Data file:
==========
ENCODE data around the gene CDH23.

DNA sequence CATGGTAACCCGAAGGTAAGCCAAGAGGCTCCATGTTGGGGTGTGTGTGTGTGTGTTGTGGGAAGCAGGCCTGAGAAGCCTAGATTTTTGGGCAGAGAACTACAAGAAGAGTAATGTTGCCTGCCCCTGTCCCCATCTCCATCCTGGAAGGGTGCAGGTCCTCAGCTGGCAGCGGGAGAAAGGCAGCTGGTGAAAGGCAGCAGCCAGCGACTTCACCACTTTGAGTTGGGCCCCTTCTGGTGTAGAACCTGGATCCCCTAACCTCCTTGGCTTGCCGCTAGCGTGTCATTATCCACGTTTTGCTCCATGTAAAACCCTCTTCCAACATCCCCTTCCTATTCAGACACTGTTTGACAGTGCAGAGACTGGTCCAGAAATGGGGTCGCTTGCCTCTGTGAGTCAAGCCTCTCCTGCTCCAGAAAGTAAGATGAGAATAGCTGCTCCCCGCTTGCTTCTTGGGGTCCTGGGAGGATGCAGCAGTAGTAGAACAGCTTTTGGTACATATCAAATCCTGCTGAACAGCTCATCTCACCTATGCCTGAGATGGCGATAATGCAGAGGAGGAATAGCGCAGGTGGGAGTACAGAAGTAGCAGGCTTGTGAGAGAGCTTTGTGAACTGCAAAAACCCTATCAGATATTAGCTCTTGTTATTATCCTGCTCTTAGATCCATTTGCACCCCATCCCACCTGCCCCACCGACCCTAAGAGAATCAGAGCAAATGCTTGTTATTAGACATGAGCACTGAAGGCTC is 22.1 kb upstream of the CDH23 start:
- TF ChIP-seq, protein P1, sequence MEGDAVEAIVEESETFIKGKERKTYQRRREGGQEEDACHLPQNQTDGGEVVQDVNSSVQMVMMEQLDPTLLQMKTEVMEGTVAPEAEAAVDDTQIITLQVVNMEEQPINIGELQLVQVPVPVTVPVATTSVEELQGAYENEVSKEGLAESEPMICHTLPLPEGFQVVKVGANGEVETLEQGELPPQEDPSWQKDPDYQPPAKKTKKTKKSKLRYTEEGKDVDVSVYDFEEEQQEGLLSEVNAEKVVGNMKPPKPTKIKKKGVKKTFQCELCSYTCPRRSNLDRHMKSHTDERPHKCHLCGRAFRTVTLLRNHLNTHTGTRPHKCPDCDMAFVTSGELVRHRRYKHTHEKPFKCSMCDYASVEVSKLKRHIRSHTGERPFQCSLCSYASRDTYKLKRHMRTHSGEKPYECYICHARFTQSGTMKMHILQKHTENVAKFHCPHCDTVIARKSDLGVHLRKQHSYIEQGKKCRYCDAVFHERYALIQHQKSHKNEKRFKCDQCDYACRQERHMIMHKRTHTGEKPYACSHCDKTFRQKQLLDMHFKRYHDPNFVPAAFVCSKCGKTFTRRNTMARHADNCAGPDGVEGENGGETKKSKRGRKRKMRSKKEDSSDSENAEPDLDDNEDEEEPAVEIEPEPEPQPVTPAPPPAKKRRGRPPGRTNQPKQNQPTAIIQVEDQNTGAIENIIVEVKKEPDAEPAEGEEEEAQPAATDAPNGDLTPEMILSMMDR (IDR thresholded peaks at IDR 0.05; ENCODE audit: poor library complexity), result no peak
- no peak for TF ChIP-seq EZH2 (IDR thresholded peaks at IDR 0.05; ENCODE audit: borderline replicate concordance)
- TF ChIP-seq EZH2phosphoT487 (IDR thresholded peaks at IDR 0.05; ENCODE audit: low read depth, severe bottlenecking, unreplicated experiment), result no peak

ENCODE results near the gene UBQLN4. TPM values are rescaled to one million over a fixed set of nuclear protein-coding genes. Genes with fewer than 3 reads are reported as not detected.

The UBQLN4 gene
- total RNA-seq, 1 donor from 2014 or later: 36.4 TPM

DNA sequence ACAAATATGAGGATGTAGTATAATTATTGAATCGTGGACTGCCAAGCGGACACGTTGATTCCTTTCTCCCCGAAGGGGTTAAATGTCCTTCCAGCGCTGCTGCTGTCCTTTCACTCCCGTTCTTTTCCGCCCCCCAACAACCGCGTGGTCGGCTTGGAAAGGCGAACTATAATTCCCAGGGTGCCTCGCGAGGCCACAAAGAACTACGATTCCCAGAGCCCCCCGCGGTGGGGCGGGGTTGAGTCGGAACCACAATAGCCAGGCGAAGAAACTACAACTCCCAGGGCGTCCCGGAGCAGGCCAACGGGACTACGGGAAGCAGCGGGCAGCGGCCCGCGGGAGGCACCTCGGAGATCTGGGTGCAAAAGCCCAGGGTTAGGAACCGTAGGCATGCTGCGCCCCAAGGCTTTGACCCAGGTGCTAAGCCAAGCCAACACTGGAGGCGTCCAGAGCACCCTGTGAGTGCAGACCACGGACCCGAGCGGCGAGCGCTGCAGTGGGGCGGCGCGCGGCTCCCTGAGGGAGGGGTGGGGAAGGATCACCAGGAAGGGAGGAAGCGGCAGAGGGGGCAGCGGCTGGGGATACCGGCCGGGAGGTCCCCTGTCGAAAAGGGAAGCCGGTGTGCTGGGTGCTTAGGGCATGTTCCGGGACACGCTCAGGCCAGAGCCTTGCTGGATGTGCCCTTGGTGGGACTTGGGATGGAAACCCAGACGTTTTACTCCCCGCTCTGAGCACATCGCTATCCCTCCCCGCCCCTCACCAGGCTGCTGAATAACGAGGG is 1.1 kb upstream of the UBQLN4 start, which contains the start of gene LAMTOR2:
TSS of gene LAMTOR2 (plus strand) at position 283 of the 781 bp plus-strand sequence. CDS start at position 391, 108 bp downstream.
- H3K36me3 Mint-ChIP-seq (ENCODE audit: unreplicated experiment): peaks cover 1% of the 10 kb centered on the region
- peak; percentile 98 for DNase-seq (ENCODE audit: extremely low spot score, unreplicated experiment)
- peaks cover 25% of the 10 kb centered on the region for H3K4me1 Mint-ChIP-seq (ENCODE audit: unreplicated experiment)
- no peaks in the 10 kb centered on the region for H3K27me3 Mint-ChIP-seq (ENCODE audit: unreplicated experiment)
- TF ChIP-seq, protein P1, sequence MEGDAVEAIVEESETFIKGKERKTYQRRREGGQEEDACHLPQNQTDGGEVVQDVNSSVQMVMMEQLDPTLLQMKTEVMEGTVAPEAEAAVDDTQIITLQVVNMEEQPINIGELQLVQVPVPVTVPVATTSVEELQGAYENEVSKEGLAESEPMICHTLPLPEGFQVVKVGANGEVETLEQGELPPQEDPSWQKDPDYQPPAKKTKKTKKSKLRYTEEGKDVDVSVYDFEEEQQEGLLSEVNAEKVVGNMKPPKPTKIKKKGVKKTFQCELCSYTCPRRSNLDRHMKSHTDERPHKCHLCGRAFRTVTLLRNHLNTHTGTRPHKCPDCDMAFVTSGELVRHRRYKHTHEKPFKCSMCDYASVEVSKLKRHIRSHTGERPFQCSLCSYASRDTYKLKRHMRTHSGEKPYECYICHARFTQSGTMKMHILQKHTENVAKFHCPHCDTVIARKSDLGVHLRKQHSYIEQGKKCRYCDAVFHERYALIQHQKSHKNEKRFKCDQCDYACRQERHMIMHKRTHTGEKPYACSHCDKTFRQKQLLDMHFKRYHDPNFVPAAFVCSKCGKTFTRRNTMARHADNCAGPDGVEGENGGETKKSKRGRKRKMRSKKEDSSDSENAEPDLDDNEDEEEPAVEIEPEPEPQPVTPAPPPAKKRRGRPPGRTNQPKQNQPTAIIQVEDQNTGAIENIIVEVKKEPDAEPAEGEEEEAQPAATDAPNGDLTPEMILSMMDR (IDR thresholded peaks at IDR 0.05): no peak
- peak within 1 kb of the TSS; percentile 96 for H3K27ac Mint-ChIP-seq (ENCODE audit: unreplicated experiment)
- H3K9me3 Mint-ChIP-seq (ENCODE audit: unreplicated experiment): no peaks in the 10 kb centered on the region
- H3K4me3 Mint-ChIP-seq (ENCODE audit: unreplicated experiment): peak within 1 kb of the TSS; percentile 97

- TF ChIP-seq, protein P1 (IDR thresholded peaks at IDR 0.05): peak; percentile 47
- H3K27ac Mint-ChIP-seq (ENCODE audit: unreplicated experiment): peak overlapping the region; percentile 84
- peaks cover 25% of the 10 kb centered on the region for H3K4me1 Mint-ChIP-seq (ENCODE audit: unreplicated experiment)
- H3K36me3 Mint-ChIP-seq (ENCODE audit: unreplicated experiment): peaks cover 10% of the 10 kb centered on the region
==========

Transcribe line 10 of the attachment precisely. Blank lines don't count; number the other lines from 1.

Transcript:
TSS of gene LAMTOR2 (plus strand) at position 283 of the 781 bp plus-strand sequence. CDS start at position 391, 108 bp downstream.